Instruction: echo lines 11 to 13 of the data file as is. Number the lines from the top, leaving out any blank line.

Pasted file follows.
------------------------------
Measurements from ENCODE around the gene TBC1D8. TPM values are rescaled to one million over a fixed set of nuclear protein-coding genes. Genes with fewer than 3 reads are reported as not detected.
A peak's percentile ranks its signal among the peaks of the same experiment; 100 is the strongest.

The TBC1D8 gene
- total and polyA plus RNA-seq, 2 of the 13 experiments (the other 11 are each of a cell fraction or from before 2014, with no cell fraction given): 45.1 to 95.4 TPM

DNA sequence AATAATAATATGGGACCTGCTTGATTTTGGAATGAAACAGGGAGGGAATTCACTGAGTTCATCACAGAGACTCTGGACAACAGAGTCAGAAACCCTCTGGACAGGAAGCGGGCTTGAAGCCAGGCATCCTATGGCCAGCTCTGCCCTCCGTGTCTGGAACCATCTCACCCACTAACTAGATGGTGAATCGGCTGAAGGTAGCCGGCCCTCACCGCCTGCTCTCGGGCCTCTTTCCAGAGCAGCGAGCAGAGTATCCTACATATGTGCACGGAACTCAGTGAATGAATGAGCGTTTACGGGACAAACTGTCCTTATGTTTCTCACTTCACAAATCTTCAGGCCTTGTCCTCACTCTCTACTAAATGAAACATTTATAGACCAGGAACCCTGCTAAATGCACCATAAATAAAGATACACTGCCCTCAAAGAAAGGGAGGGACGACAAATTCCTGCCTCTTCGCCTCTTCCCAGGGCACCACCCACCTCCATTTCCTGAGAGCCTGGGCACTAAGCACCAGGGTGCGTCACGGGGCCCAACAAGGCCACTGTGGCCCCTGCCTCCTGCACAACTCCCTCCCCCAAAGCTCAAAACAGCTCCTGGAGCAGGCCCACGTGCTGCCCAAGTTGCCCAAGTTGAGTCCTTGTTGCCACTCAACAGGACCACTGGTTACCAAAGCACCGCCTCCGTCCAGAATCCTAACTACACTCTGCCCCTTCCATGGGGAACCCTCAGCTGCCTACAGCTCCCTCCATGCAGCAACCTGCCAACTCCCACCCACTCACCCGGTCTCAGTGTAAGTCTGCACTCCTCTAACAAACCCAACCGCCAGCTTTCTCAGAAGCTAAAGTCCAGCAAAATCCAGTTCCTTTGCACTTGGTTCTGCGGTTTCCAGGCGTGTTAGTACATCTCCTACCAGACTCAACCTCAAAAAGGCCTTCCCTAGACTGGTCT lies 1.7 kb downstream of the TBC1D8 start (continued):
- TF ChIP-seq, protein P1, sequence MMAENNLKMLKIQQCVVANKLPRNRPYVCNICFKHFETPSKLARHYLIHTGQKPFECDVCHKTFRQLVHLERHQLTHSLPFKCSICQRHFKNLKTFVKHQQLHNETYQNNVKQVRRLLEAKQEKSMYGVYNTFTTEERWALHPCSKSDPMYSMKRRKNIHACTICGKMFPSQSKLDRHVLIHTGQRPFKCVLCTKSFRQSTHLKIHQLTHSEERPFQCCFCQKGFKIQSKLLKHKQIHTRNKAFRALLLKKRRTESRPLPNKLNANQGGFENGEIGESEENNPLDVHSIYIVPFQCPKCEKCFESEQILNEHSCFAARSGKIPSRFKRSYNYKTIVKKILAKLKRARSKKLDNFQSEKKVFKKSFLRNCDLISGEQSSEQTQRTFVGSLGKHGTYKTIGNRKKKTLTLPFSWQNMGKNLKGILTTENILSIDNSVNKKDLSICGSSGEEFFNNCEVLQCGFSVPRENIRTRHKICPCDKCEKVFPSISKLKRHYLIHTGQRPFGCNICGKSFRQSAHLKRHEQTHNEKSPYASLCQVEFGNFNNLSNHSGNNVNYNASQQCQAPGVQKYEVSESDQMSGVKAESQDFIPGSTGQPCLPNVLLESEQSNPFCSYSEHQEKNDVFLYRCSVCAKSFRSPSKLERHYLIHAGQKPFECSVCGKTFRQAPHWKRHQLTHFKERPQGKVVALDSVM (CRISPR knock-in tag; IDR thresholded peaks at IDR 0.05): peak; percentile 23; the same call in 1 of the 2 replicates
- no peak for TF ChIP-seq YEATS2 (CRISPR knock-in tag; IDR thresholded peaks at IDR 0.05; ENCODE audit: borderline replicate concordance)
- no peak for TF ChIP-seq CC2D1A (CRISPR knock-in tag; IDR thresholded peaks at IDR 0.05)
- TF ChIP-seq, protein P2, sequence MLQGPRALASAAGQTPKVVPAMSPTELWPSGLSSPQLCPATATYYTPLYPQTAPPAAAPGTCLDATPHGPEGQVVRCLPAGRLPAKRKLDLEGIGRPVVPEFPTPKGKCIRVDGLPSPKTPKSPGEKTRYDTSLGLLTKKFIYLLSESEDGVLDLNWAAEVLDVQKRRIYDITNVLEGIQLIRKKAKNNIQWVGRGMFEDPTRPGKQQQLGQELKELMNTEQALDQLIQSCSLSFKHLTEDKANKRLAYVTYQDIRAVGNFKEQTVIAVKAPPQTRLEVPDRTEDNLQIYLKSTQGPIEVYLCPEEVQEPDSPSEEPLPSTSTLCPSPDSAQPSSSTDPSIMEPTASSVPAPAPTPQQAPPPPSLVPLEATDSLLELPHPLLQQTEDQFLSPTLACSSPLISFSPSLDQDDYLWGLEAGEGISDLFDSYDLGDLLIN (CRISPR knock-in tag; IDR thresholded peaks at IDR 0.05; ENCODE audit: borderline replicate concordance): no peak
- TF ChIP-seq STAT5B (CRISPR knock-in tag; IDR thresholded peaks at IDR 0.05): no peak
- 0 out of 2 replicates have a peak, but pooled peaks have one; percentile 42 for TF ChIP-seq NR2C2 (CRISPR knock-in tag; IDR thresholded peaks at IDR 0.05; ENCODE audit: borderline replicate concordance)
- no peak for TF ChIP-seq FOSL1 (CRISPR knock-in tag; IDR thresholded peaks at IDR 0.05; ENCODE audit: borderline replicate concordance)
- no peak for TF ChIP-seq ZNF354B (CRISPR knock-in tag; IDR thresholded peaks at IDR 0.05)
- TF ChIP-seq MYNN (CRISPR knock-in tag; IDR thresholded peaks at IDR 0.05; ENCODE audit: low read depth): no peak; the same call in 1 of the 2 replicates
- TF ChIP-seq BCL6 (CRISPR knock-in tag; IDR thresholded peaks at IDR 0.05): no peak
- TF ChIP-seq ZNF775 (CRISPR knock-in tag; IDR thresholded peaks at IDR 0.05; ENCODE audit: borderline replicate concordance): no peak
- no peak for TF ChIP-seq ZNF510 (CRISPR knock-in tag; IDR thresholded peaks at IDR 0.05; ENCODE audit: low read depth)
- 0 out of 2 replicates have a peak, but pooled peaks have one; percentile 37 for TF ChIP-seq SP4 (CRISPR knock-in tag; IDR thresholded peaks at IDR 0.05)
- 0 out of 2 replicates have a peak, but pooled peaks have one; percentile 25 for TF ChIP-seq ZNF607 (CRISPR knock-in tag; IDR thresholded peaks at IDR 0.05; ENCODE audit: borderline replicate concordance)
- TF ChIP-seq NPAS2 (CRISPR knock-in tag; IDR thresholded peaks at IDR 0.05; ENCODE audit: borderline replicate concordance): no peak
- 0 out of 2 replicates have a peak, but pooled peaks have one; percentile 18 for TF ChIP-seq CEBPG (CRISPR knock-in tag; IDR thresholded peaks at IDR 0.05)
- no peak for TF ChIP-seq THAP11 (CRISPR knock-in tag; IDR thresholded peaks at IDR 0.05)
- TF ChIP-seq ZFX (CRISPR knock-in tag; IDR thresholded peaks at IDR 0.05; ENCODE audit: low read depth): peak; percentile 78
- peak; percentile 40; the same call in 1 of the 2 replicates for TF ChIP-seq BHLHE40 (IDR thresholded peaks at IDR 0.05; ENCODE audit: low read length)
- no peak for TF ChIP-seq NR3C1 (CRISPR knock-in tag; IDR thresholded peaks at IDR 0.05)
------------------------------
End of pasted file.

- 0 out of 2 replicates have a peak, but pooled peaks have one; percentile 42 for TF ChIP-seq NR2C2 (CRISPR knock-in tag; IDR thresholded peaks at IDR 0.05; ENCODE audit: borderline replicate concordance)
- no peak for TF ChIP-seq FOSL1 (CRISPR knock-in tag; IDR thresholded peaks at IDR 0.05; ENCODE audit: borderline replicate concordance)
- no peak for TF ChIP-seq ZNF354B (CRISPR knock-in tag; IDR thresholded peaks at IDR 0.05)